Logo: University of Southern California

Fanning the Flame

Armed with curiosity and flexibility, alumnus Vishal Sankhla seeks startup stardom
By: Rosalie Murphy
January 10, 2014 —
Viralheat began as a platform for YouTube analysis. Now, it provides a nearly complete social media toolkit to marketing teams. The company hopes to eventually provide insights to its clients about how they can better use the platform to engage with audiences. 

Vishal Sankhla started Viralheat as a weekend hobby. But in the eight years since Sankhla and co-founder Raj Kadam met, the company has grown into a venture capital-funded social media management platform with all the trimmings. Clients can monitor Twitter hashtags and Google keywords, measure positive and negative sentiment in posts, and communicate with users on an unlimited number of accounts. Now Viralheat is starting to go viral itself.

Viralheat has 25,000 subscribers, including Amazon.com, Men’s Warehouse and Six Flags, and nearly 200 more join every day. Forbes lauded Viralheat’s May update as “the best new app for social media on the go,” and the company plans to close a second round of funding by this time next year.

USC Viterbi alumnus Sankhla didn’t arrive at the engineering school thinking of Silicon Valley. But when he earned his master’s degree in electrical engineering in 2004, he knew he could succeed there.

“USC really helped me explore and find out what I liked,” Sankhla said. He took computer science courses and wrote a master’s thesis advised by USC Research Associate Professor Clifford Neuman.

“It has to have some implication beyond educating yourself,” Neuman said. “Very few people choose to do that.”

That research led Sankhla to a career in computer programming. Without it, “I wouldn’t have joined that startup, and I wouldn’t have met my co-founder,” he said.

The startup was Network Chemistry, where he developed Wi-Fi security systems, the subject of his thesis. He and Kadam worked closely with one another as engineers, but popped into sales and marketing discussions as data analysts. Sankhla had attended USC Marshall presentations on entrepreneurship and marketing during his time on campus, and now he supplemented those discussions with practical knowledge.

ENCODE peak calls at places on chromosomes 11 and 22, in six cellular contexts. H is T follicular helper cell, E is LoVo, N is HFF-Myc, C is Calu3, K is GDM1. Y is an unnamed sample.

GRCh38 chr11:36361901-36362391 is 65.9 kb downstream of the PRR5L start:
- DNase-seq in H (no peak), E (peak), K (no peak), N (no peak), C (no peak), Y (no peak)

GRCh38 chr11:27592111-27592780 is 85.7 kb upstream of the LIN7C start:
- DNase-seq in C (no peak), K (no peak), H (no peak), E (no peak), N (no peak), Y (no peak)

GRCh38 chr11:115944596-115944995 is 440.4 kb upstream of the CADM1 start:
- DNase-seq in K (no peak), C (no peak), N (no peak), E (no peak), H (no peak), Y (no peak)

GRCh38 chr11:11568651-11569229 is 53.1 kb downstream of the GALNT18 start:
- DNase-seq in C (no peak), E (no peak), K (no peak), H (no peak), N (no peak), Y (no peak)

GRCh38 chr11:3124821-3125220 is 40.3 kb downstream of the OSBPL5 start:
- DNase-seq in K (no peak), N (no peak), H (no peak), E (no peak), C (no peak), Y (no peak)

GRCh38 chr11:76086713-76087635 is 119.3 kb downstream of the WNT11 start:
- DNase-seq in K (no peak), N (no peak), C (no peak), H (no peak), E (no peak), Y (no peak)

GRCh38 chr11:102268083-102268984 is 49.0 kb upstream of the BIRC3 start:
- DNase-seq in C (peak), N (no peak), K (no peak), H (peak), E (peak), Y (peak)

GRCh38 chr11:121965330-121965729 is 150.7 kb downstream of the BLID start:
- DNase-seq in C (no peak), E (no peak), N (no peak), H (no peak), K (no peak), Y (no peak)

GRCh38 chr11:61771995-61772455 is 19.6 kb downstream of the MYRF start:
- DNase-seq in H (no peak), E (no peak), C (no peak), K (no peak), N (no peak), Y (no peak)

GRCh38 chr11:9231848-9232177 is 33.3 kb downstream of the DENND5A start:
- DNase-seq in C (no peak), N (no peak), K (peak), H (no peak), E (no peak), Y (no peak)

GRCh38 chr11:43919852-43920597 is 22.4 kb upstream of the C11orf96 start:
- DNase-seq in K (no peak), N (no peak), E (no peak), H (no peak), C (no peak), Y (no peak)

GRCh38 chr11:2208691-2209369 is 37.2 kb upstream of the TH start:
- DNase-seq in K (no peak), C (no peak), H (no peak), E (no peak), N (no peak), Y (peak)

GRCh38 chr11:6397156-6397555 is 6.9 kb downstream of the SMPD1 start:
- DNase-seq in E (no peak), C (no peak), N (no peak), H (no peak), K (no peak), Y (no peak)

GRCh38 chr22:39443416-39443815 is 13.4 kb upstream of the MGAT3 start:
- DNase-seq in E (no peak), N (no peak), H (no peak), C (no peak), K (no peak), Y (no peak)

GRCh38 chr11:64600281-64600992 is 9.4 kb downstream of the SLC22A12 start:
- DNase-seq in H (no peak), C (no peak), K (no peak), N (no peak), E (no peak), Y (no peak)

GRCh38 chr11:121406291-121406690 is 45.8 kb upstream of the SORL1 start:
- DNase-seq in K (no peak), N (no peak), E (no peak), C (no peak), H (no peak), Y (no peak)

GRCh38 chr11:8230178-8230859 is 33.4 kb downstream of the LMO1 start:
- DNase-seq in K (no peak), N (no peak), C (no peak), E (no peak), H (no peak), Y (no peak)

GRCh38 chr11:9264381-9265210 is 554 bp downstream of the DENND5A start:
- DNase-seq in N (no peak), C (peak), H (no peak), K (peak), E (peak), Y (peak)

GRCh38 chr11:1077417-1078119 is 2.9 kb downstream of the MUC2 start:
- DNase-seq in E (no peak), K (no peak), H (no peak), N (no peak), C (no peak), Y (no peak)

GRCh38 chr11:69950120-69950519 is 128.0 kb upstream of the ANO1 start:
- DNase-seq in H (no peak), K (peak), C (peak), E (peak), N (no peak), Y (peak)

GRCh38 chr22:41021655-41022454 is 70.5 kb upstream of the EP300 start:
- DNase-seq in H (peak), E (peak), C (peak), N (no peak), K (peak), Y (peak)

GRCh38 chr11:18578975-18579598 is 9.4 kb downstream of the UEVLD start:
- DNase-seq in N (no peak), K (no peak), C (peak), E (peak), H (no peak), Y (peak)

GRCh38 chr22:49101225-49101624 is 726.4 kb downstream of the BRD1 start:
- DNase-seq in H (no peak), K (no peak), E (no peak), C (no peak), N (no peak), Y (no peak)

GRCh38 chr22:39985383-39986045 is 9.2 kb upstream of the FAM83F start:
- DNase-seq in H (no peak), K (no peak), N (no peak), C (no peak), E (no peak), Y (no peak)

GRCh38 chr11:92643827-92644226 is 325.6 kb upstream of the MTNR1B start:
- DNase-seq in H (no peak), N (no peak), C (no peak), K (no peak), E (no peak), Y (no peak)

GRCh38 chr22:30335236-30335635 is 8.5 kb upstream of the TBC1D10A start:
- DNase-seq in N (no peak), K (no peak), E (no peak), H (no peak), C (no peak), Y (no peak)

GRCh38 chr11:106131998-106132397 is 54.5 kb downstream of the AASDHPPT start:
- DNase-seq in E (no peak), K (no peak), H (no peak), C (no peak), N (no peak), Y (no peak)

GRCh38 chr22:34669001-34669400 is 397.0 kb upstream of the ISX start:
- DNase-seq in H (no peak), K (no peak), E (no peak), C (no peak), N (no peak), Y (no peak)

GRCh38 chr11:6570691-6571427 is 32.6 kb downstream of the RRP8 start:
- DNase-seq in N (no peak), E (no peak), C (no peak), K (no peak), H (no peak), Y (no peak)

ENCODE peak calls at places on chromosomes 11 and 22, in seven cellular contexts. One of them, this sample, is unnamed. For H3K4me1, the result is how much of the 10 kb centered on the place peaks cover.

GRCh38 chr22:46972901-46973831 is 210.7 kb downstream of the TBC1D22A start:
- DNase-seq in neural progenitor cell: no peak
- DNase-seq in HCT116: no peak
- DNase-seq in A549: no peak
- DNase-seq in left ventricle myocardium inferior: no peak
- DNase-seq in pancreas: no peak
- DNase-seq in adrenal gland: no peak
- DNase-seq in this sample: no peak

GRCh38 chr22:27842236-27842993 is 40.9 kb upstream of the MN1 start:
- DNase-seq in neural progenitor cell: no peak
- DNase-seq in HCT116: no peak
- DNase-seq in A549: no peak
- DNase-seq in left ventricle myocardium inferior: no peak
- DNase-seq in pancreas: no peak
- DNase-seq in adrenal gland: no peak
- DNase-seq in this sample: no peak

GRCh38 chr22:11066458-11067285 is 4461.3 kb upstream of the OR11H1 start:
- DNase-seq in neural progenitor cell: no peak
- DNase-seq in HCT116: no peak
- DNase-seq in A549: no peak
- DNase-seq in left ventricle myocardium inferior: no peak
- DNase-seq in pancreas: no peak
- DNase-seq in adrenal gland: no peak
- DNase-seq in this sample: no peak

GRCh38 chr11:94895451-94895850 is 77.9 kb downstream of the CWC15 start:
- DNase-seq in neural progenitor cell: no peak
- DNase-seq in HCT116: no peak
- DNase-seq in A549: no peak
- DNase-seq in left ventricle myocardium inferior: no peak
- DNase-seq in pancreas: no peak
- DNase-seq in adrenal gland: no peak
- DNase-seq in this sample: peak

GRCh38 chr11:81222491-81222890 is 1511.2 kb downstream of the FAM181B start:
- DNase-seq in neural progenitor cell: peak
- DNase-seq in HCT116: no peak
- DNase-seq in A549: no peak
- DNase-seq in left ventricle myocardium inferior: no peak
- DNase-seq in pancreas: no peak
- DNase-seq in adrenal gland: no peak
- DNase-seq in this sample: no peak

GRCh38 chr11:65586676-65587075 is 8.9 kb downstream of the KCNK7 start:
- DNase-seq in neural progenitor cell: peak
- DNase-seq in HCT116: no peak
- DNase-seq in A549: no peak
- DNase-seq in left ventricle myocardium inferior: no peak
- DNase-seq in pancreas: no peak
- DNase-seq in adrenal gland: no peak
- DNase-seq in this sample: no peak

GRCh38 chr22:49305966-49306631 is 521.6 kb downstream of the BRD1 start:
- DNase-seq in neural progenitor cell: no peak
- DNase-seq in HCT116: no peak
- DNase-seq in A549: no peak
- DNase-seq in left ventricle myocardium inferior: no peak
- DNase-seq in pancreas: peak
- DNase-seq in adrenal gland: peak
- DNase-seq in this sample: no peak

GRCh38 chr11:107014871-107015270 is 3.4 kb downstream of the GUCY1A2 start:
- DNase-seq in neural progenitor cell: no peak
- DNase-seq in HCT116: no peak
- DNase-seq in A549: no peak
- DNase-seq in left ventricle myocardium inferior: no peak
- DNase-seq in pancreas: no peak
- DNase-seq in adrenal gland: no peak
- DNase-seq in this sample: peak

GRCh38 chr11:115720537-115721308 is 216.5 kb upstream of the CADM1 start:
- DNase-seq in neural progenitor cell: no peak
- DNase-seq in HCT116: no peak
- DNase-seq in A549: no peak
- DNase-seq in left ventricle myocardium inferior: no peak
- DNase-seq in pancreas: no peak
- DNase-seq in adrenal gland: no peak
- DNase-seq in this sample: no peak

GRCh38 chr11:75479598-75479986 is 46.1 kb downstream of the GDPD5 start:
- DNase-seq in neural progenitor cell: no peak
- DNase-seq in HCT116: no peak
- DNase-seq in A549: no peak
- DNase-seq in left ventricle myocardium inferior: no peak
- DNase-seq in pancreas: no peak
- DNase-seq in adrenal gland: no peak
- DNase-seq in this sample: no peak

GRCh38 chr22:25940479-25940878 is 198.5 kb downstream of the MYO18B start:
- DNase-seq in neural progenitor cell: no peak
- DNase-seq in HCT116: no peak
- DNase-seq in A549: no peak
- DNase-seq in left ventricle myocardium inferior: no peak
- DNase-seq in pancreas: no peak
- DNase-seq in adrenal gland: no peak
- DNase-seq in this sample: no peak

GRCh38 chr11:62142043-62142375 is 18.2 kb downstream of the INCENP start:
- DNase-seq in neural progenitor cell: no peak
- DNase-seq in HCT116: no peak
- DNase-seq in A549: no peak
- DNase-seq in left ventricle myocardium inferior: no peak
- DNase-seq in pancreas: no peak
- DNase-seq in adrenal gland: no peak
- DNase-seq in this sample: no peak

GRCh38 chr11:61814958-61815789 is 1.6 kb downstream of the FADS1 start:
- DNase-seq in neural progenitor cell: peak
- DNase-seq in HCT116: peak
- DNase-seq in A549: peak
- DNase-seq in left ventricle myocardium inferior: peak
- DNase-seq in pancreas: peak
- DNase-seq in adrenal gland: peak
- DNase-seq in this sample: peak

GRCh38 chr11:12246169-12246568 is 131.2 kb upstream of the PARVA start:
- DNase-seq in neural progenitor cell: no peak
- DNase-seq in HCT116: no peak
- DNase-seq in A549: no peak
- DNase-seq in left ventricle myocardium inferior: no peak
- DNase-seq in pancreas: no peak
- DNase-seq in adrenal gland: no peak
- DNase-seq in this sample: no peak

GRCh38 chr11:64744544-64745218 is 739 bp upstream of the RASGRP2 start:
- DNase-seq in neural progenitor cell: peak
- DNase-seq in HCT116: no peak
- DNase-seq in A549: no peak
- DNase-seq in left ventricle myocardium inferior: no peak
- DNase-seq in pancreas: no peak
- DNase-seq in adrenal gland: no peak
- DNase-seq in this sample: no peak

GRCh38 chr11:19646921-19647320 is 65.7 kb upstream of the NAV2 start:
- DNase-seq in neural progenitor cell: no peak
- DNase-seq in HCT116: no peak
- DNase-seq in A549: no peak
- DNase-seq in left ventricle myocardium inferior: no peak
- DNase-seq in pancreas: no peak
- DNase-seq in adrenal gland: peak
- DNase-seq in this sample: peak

“I had that startup exposure very early on,” Sankhla said. “Meeting MBA grads, going to presentations at USC, really helped plant that seed.”

That seed sprouted, cultivated by Kadam’s and Sankhla’s shared fascination with YouTube.

“We were really trying to understand what makes a video viral,” Sankhla said. “We started looking at views, comments, people favoriting it … and we started putting out these little charts every week. That’s actually how we got our first customer”—Coca-Cola, which asked the duo to measure the success of its commercials online.

Network Chemistry’s owners sold the company in 2007; Kadam joined the new team and Sankhla took a job at Cisco. Throughout 2008, they met on weekends to tinker with algorithms. They consulted for political firms managing Barack Obama’s and Hillary Clinton’s presidential primary campaigns. Then, in December 2009, they received their first $75,000 in seed capital. Suddenly, Viralheat was real.

Fortunately for Sankhla—who grew up in India and studied at USC Viterbi on a student visa—Kadam was a U.S. citizen. Sankhla’s H-1B visa did not permit him to start his own company.

“The whole issue around being an immigrant and being a startup founder is a big one,” Sankhla said. “There are a lot of smart people out there, from USC and other colleges, who don’t even try starting a company.”

But Sankhla couldn’t leave the project now. He applied for a long-term visa while Kadam became CEO. In early 2011, Viralheat closed its first round of funding with $4.25 million, led by venture firm Mayfield Fund.

Today, many of its 25,000 users pay for their subscriptions, and some request the highest-tier, customized “enterprise” suite, which costs about $2,500. The vast majority of Viralheat’s revenue comes from subscriptions, but clients can also pay for “Developer” status, which gives them access to Viralheat’s APIs.

And despite his duty as co-founder to address business concerns, Sankhla remains the company’s chief technology officer.

“Try to imagine 500 million tweets sent out today, millions of communications happening on Facebook, large amounts of video uploaded on YouTube. Taking data from all these and analyzing them quickly is a very, very interesting technical problem,” he said. “Having the technical background and skills I developed at USC has really helped.”

Already with 13 employees, Viralheat plans to double its staff in the next year. And as he did at USC, Sankhla is eager to keep exploring until he finds a perfect fit.

“We are in this for the long run, absolutely,” Sankhla said.